Resending to correct my omission of the Annual Holiday Souk from this month's emailing. Apologies for the extra posting. Glenn
|THE LECTURES ARE NOW AT 3 P.M., NOT 2:30. A HOLIDAY SOUK PRECEDES THE LECTURE AT 2 P.M. |
The Northern California Chapter of the American Research Center in Egypt; the Department of Near Eastern Studies, UC Berkeley; and the Center for Middle Eastern Studies, UC Berkeley, are sponsoring the following lecture:
A Tour Through Town:
By Dr. Renee Friedman
Director, Hierakonpolis Expedition
University of Oxford
WHEN: 3 p.m. Sunday, November 13, 2016
WHERE: 20 Barrows Hall, Barrow Lane and Bancroft Way, UC Berkeley
There is no admission, but donations are welcomed.
A Holiday Souk precedes the lecture at 2 p.m., with sales of Egyptian-themed books and items to benefit ARCE Northern
California and the Baer-Keller Egyptology Library of the Department of Near Eastern Studies.
ABOUT THE LECTURE:
Egypt's earliest funerary mask from the elite cemetery at Hierakonpolis.
Hierakonpolis has long been famous as the home of the palette of King Narmer, a potent icon for the birth of Egyptian civilization at c. 3100 BC. However, on-going work at the site is now extending back our view of its development by some 500 years. Explorations in the elite cemetery have revealed tombs of the local rulers, who expressed their power not only in the elaborate architecture and contents of their sizable graves, but also with the people and intriguing array of animals they took with them to the afterlife. Exotic animals such as elephants, a leopard and troops of baboons attest to a veritable royal menagerie, while the recent discovery of a nearly intact royal tomb gives us a tantalizing glimpse at the complex rituals that must have surrounded their burials. These unique finds are providing new insights into the meaning and purpose of Predynastic art and artifacts, and augment our understanding of the influence the site's early elite had on the trajectory of Early Dynastic culture and the development of some of its most distinctive features.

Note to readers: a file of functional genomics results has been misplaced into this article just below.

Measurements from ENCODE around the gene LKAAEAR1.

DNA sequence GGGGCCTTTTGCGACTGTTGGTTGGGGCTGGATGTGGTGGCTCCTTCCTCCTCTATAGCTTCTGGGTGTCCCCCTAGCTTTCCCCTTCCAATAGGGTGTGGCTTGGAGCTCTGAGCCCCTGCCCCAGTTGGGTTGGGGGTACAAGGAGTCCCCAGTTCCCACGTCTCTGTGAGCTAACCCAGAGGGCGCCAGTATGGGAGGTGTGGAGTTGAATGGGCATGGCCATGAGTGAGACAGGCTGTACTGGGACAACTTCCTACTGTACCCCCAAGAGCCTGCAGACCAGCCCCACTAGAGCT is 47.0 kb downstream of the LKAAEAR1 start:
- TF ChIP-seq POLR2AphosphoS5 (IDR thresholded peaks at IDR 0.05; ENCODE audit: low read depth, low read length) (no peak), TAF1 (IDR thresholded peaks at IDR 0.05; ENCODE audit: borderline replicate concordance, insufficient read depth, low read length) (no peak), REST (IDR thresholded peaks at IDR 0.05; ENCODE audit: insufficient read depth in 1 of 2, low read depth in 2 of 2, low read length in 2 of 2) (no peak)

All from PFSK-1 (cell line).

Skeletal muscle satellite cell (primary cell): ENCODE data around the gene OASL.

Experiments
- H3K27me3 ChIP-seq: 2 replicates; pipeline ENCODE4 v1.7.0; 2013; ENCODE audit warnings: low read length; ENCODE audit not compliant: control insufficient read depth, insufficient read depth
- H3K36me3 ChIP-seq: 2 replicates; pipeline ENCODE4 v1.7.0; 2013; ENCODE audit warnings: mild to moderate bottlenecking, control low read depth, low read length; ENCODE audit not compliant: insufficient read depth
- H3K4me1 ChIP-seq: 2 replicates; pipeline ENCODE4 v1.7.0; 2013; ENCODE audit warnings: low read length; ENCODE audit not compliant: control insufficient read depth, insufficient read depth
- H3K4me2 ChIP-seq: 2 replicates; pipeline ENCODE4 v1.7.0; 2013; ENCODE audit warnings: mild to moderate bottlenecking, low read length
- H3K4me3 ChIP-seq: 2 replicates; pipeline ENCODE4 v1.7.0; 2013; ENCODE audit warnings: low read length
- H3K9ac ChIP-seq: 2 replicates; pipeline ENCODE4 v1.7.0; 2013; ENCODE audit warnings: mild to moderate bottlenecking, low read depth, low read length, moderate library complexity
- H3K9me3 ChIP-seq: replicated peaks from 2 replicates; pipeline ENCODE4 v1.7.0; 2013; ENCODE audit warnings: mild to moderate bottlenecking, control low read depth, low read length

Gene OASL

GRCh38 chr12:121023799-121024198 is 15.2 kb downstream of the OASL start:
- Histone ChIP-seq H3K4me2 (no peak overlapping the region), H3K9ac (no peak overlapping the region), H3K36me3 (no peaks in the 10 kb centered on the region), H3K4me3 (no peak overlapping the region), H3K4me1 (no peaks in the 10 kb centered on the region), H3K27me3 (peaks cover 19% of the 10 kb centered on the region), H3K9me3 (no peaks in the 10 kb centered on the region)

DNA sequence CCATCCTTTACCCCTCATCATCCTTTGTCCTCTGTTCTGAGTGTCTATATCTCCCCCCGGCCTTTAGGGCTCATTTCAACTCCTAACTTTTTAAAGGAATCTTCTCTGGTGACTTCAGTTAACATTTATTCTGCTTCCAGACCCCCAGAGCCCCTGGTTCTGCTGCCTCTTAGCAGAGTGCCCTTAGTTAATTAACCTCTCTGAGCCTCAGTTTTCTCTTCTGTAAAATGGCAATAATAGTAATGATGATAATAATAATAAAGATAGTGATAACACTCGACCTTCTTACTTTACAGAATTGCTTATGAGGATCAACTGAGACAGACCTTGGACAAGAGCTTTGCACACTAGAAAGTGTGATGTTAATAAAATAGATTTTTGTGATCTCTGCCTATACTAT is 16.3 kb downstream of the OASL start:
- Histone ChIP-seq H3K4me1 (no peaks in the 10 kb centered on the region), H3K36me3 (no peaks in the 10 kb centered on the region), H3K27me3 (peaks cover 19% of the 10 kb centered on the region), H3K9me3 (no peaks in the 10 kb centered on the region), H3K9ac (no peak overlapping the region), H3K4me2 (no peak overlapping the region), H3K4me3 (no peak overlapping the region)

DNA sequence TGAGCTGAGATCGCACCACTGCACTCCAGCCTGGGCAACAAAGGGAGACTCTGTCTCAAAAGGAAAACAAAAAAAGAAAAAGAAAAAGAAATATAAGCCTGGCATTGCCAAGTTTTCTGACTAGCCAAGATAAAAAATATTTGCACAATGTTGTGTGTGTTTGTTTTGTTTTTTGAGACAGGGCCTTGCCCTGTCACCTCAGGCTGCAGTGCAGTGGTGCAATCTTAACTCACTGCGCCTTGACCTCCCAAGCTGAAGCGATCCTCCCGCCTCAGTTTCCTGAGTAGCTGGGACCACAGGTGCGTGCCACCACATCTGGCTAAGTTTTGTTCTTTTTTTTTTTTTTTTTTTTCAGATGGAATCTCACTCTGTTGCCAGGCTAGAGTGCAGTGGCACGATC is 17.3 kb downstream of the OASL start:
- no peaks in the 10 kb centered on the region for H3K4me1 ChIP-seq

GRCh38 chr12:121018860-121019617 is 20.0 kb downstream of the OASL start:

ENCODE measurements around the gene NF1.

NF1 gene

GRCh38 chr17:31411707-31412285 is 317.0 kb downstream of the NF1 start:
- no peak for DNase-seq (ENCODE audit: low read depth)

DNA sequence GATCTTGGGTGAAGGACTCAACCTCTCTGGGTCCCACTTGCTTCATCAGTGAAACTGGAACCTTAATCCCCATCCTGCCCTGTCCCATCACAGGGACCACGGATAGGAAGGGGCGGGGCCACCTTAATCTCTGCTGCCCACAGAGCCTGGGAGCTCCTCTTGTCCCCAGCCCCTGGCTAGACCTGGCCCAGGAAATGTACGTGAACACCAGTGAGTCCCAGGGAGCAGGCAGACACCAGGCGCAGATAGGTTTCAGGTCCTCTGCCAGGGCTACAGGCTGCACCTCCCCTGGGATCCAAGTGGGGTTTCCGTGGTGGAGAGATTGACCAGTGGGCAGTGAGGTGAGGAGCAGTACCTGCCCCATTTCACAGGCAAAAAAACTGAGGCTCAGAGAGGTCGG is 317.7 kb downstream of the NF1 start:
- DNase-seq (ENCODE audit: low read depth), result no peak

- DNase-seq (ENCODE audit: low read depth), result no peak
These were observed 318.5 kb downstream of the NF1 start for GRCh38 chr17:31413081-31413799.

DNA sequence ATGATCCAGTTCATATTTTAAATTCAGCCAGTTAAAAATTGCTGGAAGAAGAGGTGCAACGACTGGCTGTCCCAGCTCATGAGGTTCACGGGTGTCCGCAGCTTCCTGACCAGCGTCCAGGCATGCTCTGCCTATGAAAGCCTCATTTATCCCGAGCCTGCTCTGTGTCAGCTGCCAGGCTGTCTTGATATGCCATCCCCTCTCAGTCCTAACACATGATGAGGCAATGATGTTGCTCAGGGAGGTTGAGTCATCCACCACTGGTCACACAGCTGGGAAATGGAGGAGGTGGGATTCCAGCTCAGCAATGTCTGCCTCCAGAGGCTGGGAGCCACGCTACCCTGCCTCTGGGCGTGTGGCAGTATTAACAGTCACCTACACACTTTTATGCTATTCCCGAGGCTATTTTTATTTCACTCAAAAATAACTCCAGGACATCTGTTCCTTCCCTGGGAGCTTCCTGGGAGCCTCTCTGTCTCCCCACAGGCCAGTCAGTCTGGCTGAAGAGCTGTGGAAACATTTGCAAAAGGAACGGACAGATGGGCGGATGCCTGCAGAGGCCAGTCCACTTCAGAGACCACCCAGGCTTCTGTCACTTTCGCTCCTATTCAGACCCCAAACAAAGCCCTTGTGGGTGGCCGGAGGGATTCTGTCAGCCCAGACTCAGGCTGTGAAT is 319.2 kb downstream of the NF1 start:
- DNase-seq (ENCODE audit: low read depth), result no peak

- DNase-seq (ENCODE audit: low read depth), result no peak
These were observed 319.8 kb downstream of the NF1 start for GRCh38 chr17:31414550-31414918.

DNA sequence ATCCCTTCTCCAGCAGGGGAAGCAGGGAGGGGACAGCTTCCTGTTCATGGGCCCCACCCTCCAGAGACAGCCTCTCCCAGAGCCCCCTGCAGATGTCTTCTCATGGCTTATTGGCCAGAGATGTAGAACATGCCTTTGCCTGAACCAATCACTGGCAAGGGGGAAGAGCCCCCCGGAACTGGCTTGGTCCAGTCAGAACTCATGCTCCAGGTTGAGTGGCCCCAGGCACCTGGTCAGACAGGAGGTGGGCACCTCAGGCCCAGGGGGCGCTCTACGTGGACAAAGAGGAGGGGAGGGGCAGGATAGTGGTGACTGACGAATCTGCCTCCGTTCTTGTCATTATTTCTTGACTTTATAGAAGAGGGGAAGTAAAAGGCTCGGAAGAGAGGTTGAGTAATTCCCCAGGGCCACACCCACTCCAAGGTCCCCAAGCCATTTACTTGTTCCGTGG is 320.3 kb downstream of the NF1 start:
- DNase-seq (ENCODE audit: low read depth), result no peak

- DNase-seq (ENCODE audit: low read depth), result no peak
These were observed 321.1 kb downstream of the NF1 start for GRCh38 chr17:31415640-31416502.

ABOUT THE LECTURER:
Dr. Renée Friedman is a graduate of the University of California, Berkeley, in Egyptian Archaeology (1994) and has worked at many sites throughout Egypt since 1980. With special interest in the Predynastic, Egypt's formative period (4000-3100 BC), in 1983 she joined the team working at Hierakonpolis, the largest site of the predynastic period still extant and accessible anywhere in the Nile Valley, and went on to become the director of the Hierakonpolis Expedition in 1996. Renee is currently a Research Fellow of the Griffiths Institute, Oxford University and the author of many scholarly and popular articles about all aspects of the site of Hierakonpolis.
Parking is available in U.C. lots after 5 p.m. on weekdays and all day on weekends for a fee. Ticket dispensing machines accept either $5 bills or $1.00 bills, and credit cards. Parking is available in Parking Structure B on Bancroft between Hearst Gym and Kroeber Hall and just across the street from the University Art Museum. Parking is also available under the shops on Bancroft opposite Barrows Hall. There is a parking structure under the Student Union further west on Bancroft.
A map of the campus is available online at
For more information, go to